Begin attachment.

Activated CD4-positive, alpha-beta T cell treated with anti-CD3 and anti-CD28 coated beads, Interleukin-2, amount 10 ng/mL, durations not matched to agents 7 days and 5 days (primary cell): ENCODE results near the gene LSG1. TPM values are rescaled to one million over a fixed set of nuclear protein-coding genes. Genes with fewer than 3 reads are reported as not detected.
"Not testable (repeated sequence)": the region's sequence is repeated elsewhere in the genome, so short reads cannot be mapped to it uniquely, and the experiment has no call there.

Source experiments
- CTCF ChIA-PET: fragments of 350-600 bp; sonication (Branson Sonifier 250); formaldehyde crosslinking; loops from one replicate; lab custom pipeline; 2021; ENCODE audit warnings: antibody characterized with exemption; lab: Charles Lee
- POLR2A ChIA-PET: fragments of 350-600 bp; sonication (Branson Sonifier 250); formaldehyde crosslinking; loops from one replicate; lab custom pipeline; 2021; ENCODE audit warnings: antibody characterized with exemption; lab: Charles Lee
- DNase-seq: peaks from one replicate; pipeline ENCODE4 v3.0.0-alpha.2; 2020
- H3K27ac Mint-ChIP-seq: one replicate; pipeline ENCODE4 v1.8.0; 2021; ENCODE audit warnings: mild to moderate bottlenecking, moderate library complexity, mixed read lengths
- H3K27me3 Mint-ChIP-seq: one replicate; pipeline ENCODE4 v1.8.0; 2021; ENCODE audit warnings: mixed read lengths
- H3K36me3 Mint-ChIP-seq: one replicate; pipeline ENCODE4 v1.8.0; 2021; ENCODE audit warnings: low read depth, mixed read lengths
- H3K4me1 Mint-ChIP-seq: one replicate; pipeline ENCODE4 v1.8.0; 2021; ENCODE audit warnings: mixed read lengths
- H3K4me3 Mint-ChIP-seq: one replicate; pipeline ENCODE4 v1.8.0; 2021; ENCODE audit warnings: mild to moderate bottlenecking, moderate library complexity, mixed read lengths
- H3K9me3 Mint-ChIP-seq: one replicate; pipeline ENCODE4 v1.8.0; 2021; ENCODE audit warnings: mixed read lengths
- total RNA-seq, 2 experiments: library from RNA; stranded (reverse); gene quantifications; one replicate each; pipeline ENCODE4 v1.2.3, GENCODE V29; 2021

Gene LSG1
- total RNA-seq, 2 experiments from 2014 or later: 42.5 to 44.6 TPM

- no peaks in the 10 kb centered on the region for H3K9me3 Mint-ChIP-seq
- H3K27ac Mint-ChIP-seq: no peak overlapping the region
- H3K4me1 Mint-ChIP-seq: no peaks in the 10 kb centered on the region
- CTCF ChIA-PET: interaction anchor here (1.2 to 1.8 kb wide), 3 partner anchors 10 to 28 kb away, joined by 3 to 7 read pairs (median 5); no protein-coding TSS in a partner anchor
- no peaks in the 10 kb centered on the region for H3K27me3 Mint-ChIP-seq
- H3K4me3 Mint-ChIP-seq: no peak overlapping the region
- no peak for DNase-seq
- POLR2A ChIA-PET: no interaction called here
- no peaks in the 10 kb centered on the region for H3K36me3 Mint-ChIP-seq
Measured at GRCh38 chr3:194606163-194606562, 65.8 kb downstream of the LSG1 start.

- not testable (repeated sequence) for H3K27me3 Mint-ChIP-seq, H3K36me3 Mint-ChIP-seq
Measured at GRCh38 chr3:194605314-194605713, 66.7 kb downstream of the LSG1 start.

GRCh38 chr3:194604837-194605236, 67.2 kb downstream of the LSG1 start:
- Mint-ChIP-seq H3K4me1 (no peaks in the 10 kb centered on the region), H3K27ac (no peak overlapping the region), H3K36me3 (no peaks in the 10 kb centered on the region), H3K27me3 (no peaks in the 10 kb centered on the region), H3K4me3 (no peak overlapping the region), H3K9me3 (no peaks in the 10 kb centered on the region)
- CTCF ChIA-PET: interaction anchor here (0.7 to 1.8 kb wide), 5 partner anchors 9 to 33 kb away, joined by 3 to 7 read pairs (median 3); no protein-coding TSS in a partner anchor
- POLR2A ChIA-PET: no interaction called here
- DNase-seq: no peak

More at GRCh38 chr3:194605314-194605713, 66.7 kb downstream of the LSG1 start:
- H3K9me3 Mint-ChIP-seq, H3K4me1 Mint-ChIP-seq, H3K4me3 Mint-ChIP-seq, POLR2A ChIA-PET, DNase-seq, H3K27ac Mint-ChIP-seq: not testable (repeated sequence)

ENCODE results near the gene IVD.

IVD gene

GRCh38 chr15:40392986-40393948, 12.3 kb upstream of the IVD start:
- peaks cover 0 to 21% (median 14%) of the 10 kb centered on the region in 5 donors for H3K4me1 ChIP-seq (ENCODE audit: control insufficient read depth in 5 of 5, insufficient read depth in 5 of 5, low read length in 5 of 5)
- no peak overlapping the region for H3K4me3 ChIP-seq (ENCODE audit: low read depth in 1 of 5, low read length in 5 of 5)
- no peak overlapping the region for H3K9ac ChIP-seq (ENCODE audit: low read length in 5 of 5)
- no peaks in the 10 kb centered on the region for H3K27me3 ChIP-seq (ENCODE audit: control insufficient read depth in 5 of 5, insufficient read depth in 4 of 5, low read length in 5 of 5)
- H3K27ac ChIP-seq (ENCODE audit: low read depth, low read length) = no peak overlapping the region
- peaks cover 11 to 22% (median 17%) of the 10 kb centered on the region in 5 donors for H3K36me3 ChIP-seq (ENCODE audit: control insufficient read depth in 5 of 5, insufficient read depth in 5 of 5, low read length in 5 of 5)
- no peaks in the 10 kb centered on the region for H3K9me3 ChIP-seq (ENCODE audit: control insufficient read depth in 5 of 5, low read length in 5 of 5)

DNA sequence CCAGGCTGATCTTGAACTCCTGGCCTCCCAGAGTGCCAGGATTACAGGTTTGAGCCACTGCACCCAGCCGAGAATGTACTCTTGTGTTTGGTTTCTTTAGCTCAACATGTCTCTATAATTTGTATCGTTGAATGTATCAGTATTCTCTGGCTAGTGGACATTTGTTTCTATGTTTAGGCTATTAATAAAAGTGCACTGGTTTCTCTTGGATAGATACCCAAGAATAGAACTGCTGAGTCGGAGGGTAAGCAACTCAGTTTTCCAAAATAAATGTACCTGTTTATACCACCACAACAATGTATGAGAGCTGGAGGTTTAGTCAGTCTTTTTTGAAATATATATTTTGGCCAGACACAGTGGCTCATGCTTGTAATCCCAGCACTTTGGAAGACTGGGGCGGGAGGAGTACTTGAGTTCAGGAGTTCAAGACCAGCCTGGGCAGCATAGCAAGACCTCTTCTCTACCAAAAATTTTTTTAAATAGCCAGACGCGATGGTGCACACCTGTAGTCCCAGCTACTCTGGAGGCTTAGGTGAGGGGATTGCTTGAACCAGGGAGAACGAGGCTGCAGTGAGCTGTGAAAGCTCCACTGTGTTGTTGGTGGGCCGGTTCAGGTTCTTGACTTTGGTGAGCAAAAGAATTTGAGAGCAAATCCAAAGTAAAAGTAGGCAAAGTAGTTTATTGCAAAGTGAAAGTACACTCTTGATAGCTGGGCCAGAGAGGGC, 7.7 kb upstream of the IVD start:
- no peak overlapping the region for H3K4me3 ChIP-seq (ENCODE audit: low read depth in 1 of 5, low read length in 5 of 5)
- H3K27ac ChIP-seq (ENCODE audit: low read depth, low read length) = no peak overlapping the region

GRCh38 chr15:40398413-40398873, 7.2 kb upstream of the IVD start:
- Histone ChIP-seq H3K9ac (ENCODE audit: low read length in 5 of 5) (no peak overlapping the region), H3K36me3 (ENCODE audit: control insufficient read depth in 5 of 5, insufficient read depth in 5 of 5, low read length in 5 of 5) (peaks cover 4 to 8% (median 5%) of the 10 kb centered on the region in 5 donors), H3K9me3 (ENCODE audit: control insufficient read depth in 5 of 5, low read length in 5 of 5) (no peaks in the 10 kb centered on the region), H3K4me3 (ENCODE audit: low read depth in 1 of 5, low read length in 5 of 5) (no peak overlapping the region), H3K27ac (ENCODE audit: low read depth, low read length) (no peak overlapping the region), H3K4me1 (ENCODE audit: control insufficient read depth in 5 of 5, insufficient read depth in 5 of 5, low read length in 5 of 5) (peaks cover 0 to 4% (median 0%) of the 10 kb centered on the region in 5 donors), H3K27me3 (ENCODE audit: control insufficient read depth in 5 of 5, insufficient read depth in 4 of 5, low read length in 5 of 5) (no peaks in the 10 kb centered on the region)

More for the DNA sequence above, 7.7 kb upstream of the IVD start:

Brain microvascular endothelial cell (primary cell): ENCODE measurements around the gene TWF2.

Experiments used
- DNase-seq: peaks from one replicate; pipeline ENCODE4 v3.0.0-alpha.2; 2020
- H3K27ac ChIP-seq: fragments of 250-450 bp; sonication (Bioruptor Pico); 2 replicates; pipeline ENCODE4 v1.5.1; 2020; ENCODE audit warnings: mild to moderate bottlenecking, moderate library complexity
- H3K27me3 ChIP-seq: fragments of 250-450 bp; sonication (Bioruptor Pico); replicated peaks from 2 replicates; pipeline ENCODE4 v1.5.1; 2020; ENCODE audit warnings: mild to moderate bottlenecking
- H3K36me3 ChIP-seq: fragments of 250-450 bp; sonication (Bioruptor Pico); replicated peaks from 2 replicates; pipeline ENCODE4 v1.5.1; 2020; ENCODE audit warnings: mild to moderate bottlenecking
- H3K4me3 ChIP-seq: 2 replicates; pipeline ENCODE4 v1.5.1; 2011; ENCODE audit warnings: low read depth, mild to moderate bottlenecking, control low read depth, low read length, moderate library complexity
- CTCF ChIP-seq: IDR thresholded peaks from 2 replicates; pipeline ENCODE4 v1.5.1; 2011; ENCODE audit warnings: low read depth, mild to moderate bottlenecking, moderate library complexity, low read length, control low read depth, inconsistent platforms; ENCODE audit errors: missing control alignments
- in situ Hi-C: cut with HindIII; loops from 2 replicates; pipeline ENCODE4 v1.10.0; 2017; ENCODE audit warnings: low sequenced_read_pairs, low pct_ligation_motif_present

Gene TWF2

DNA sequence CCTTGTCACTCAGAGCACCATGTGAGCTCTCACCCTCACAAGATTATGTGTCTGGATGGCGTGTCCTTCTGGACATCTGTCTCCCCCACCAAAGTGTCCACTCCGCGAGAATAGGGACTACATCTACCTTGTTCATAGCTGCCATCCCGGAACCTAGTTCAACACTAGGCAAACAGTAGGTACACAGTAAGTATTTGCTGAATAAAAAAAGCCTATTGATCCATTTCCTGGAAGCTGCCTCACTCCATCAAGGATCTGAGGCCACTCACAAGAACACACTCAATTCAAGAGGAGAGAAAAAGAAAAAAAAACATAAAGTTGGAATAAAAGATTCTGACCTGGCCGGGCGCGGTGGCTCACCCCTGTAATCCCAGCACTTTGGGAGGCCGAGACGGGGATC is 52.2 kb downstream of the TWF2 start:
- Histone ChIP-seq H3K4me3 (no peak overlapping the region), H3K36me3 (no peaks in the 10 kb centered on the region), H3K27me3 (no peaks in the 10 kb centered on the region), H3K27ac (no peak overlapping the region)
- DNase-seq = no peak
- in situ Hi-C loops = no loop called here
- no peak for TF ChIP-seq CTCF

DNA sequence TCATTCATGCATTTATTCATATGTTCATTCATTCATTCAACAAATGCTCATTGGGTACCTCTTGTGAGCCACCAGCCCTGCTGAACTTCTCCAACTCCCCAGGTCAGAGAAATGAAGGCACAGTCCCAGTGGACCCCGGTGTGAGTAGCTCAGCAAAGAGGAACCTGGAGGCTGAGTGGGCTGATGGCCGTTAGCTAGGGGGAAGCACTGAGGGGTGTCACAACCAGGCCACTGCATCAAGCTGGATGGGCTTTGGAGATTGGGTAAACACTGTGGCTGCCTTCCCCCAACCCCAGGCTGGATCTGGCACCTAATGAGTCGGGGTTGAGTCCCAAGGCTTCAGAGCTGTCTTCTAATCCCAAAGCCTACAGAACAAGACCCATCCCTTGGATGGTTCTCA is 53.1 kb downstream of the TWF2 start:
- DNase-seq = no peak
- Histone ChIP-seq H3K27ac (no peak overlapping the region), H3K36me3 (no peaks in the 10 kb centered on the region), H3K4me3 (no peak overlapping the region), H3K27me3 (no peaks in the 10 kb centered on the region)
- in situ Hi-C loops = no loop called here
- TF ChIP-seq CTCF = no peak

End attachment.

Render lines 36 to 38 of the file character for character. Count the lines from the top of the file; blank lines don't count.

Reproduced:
IVD gene

GRCh38 chr15:40392986-40393948, 12.3 kb upstream of the IVD start:
- peaks cover 0 to 21% (median 14%) of the 10 kb centered on the region in 5 donors for H3K4me1 ChIP-seq (ENCODE audit: control insufficient read depth in 5 of 5, insufficient read depth in 5 of 5, low read length in 5 of 5)